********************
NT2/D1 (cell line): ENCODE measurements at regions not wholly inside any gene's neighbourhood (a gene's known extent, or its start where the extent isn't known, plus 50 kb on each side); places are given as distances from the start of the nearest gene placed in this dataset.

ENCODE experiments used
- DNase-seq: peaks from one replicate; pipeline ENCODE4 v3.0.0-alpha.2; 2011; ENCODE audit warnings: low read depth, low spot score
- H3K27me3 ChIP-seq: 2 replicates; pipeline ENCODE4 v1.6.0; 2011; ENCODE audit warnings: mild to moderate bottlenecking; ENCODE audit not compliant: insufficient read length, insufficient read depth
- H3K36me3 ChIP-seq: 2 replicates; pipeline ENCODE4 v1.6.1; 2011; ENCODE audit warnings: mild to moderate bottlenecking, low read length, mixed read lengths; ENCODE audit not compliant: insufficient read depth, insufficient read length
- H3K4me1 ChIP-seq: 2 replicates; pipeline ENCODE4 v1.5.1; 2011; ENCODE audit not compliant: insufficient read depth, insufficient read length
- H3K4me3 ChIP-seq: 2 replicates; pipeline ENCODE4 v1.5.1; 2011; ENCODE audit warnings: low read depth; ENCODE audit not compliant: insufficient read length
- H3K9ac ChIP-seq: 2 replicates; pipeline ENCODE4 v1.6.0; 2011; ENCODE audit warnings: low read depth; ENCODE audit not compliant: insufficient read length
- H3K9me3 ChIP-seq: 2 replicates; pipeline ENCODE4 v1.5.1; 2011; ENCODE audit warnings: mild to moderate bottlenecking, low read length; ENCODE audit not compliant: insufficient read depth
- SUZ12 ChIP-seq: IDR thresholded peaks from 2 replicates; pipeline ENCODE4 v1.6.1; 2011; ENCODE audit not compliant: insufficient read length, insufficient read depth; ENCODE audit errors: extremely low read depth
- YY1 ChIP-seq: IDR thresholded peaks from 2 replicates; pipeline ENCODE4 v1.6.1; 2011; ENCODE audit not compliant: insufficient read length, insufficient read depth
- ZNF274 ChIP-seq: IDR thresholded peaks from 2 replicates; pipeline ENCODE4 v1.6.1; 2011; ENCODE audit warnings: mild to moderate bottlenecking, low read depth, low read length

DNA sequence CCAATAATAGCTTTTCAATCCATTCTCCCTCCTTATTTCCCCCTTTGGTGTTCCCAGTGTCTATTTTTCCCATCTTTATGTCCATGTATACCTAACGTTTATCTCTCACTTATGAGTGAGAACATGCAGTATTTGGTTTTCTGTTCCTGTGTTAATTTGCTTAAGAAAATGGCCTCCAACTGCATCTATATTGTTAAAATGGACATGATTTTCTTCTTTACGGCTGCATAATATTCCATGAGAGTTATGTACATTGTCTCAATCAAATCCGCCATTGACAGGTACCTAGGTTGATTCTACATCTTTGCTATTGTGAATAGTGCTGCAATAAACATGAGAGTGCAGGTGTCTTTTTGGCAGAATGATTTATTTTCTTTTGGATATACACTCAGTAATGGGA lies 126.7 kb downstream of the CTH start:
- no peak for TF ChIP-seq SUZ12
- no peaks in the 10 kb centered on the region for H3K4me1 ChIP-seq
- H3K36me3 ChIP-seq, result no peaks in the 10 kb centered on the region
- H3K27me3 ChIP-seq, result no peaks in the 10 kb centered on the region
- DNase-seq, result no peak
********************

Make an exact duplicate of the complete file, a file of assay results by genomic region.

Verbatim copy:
NT2/D1 (cell line): ENCODE measurements at regions not wholly inside any gene's neighbourhood (a gene's known extent, or its start where the extent isn't known, plus 50 kb on each side); places are given as distances from the start of the nearest gene placed in this dataset.

ENCODE experiments used
- DNase-seq: peaks from one replicate; pipeline ENCODE4 v3.0.0-alpha.2; 2011; ENCODE audit warnings: low read depth, low spot score
- H3K27me3 ChIP-seq: 2 replicates; pipeline ENCODE4 v1.6.0; 2011; ENCODE audit warnings: mild to moderate bottlenecking; ENCODE audit not compliant: insufficient read length, insufficient read depth
- H3K36me3 ChIP-seq: 2 replicates; pipeline ENCODE4 v1.6.1; 2011; ENCODE audit warnings: mild to moderate bottlenecking, low read length, mixed read lengths; ENCODE audit not compliant: insufficient read depth, insufficient read length
- H3K4me1 ChIP-seq: 2 replicates; pipeline ENCODE4 v1.5.1; 2011; ENCODE audit not compliant: insufficient read depth, insufficient read length
- H3K4me3 ChIP-seq: 2 replicates; pipeline ENCODE4 v1.5.1; 2011; ENCODE audit warnings: low read depth; ENCODE audit not compliant: insufficient read length
- H3K9ac ChIP-seq: 2 replicates; pipeline ENCODE4 v1.6.0; 2011; ENCODE audit warnings: low read depth; ENCODE audit not compliant: insufficient read length
- H3K9me3 ChIP-seq: 2 replicates; pipeline ENCODE4 v1.5.1; 2011; ENCODE audit warnings: mild to moderate bottlenecking, low read length; ENCODE audit not compliant: insufficient read depth
- SUZ12 ChIP-seq: IDR thresholded peaks from 2 replicates; pipeline ENCODE4 v1.6.1; 2011; ENCODE audit not compliant: insufficient read length, insufficient read depth; ENCODE audit errors: extremely low read depth
- YY1 ChIP-seq: IDR thresholded peaks from 2 replicates; pipeline ENCODE4 v1.6.1; 2011; ENCODE audit not compliant: insufficient read length, insufficient read depth
- ZNF274 ChIP-seq: IDR thresholded peaks from 2 replicates; pipeline ENCODE4 v1.6.1; 2011; ENCODE audit warnings: mild to moderate bottlenecking, low read depth, low read length

DNA sequence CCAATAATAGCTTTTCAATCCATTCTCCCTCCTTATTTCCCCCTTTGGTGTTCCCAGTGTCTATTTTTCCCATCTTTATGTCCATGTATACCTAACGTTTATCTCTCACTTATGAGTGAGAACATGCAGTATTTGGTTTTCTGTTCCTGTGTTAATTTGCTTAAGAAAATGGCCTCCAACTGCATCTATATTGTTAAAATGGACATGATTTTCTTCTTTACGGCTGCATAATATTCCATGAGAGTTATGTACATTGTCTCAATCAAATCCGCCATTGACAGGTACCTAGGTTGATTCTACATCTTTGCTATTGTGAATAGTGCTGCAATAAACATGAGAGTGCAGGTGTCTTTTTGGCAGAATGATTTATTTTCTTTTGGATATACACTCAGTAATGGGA lies 126.7 kb downstream of the CTH start:
- no peak for TF ChIP-seq SUZ12
- no peaks in the 10 kb centered on the region for H3K4me1 ChIP-seq
- H3K36me3 ChIP-seq, result no peaks in the 10 kb centered on the region
- H3K27me3 ChIP-seq, result no peaks in the 10 kb centered on the region
- DNase-seq, result no peak